Act of June 25, 1948, ch. 646, 62 Stat. 971, as amended, ch. 92, 1, 63 Stat. 62 (1949), as amended, Pub. L. No. 86-238, 1(3), 73 Stat. 472 (1959). Powers concedes that his action was properly dismissed unless it can be held that the basic two-year limitation period was extended because of the claim which was forwarded to the Navy before the expiration of two years from the date of accrual of the claim. Powers' arguments are ingenious, but the statute's unambiguous terms require us to reject them.
At the relevant time the statute clearly provided that a tort claim against the Government 'shall be forever barred unless action is begun within two years after such claim accrues * * *.' Insofar as its provisions are applicable here, the statute also provided that the two-year period could be extended 'if a claim not exceeding $2,500 has been presented in writing to the appropriate Federal agency within that (two-year) period of time * * *.' Powers presented a claim to the appropriate federal agency within the two-year period, but it was a claim for $5,000. Thus, it was not a claim 'not exceeding $2,500,' and Congress clearly intended that it be only by the filing of a claim of that specific description that a claimant might extend the time within which he would ordinarily be required to institute his action in the courts. See Leeder v. United States, 181 F.Supp. 322 (D.N.J.1960). Even if it were true, as Powers urges, that the Department of the Navy might have accepted the claim to the extent of an amount not exceeding $2,500,2 the fact remains that the 'claim * * * in writing,' the written claim itself, was one 'exceeding $2,500.'
Powers also advances the contention, not made below, that since the Navy did not write its rejection of his claim until approximately nine days after the expiration of the two-year period, the Government should be prohibited, by the application of some undefined principle of estoppel, from invoking the statutory limitation period in its defense. The argument has no merit. If a trot claim against the United States is not filed within the time prescribed, a federal district court has no jurisdiction to entertain it. E.g., Humphreys v. United States, 272 F.2d 411 (9th Cir. 1959); DeBonis v. United States, 103 F.Supp. 119 (W.D.Pa.1952); see Jayson, Federal Tort Claims 275.01, 280.01 (1966).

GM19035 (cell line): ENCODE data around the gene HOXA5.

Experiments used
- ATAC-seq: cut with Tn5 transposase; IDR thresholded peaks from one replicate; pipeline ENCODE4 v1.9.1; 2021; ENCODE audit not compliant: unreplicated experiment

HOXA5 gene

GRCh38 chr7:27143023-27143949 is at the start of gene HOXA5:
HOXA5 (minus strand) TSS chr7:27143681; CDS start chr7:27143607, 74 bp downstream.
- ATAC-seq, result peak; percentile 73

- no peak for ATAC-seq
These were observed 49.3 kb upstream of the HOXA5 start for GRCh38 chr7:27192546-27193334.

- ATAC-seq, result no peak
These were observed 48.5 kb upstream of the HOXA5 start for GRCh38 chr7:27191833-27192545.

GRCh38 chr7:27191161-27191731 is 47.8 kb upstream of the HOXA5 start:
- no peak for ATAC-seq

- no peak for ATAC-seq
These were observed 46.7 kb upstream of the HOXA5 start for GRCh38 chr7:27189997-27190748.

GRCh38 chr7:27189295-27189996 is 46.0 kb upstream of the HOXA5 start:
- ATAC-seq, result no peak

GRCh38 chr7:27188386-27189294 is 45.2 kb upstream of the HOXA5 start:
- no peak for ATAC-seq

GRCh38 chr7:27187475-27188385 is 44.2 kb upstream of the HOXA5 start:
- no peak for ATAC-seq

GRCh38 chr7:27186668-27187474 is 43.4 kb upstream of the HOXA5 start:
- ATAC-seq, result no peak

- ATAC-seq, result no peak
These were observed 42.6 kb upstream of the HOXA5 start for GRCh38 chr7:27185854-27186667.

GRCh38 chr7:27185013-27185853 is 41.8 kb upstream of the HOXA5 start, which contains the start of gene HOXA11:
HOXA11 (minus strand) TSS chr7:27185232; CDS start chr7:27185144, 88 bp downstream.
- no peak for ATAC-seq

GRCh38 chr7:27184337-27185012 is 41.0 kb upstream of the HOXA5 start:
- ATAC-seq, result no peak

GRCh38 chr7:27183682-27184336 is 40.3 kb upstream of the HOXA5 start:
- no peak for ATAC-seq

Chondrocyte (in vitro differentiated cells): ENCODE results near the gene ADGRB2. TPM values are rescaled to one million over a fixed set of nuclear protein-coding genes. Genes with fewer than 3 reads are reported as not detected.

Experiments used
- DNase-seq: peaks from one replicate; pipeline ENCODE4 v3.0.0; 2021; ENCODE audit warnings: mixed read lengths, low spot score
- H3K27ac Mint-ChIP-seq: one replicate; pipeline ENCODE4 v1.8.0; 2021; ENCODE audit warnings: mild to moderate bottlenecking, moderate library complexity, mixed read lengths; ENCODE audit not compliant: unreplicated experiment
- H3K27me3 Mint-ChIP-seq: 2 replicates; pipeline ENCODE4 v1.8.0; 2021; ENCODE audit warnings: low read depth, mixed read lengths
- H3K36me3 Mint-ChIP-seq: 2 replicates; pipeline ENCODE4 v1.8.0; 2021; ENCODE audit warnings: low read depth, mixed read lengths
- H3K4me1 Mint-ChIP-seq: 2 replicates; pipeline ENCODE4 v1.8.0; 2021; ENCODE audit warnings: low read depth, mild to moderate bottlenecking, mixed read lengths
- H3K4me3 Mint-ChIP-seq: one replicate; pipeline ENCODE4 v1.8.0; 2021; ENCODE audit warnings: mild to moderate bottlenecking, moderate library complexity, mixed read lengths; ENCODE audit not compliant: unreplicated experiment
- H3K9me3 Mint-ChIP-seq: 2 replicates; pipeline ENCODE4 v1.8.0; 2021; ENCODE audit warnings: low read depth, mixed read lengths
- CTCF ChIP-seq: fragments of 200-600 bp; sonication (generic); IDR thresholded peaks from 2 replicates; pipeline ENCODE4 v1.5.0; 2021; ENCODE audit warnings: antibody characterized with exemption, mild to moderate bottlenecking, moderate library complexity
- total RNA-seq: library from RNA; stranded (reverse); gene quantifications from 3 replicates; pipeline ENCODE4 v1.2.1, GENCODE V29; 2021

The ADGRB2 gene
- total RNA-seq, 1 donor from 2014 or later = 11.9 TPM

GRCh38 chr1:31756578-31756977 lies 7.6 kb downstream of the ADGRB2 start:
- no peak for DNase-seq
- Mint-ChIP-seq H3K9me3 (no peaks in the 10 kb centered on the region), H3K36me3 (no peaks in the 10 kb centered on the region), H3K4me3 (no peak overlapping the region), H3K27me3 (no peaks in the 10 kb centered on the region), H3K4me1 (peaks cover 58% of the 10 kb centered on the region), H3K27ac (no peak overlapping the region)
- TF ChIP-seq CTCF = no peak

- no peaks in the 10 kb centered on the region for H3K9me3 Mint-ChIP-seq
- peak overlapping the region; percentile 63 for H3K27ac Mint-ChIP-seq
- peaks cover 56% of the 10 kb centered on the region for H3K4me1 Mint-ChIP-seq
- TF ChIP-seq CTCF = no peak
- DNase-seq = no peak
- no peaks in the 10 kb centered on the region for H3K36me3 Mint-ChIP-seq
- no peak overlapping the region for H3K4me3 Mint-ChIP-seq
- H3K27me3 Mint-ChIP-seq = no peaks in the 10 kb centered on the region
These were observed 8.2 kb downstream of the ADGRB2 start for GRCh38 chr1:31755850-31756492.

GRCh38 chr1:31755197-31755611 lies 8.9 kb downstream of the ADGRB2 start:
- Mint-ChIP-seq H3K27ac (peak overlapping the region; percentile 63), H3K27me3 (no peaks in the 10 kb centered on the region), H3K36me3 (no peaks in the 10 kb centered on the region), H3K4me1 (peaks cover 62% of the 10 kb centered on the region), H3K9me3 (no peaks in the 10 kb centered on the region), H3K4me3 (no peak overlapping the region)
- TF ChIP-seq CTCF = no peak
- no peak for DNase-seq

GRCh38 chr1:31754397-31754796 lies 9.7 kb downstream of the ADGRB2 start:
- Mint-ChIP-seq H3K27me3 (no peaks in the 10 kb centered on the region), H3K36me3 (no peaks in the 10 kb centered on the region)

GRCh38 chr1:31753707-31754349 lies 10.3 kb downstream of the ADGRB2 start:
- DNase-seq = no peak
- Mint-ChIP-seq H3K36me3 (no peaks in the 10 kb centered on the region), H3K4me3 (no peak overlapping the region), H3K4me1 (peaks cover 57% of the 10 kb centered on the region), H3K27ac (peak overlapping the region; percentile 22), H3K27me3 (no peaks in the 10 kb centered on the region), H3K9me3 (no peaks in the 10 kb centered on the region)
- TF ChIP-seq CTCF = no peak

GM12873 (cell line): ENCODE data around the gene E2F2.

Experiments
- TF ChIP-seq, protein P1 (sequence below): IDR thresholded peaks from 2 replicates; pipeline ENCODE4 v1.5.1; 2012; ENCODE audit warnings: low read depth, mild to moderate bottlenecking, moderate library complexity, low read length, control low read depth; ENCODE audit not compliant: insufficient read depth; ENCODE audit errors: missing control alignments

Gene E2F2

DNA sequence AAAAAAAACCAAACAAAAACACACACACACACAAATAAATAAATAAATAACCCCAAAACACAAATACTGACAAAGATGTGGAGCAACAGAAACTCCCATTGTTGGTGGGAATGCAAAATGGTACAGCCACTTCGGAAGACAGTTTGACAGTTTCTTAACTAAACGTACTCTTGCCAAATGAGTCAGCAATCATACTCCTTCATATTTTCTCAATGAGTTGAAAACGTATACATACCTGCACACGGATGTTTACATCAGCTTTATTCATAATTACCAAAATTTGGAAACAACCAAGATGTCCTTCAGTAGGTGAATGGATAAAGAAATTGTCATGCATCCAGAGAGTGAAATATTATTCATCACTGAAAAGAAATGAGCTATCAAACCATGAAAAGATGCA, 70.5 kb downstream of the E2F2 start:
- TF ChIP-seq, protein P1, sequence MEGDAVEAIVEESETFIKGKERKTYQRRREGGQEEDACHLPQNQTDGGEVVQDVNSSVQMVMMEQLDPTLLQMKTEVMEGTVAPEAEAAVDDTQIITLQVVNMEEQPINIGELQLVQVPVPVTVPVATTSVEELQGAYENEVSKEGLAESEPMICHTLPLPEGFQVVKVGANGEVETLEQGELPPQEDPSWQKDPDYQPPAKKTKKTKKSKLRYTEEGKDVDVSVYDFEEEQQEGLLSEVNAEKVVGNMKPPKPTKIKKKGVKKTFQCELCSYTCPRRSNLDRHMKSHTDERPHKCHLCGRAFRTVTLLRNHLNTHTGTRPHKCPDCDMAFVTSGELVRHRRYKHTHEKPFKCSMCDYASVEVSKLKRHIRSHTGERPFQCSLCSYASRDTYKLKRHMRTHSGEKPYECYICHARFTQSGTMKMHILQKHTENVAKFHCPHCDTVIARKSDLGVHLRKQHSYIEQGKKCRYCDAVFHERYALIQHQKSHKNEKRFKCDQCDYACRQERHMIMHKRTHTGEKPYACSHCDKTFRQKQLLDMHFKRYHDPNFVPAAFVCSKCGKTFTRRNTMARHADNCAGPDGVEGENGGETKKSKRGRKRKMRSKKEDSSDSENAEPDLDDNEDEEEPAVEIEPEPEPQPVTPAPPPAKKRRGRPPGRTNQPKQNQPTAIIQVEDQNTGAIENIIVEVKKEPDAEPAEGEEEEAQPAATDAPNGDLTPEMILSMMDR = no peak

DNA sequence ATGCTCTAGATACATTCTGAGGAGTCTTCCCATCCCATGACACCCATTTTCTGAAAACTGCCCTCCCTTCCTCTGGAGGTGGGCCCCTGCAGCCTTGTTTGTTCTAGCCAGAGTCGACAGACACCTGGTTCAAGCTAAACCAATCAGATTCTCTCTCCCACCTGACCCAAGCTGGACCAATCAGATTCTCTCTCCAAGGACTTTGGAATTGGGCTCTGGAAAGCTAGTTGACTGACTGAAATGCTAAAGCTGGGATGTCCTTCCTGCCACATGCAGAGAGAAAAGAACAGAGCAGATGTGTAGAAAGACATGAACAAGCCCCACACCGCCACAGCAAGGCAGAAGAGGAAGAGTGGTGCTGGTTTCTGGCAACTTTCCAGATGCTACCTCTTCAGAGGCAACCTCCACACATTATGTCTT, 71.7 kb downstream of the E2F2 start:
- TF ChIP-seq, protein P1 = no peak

The amended subsection now provides: '(b) A tort claim against the United States shall be forever barred unless it is presented in writing to the appropriate Federal agency within two years after such claim accrues or unless action is begun within six months after the date of mailing, by certified or registered mail, of notice of final denial of the claim by the agency to which it was presented.' 28 U.S.C. 2401(b). This new provision, however, applies only to suits commenced after January 18, 1967. Act of July 18, 1966, Pub.L. No. 89-506, 10, 80 Stat. 308
Other courts have held that a claim in excess of the statutory limit is not subject to administrative adjustment and is a 'nullity.' Leeder v. United States, supra; Siciliano v. United States, 85 F.Supp. 726, 731 (D.N.J1949); Franzino v. United States, 83 F.Supp. 10 (D.N.J.1949); Marino v. United States, 82 F.Supp. 190 (S.D.N.Y.1948)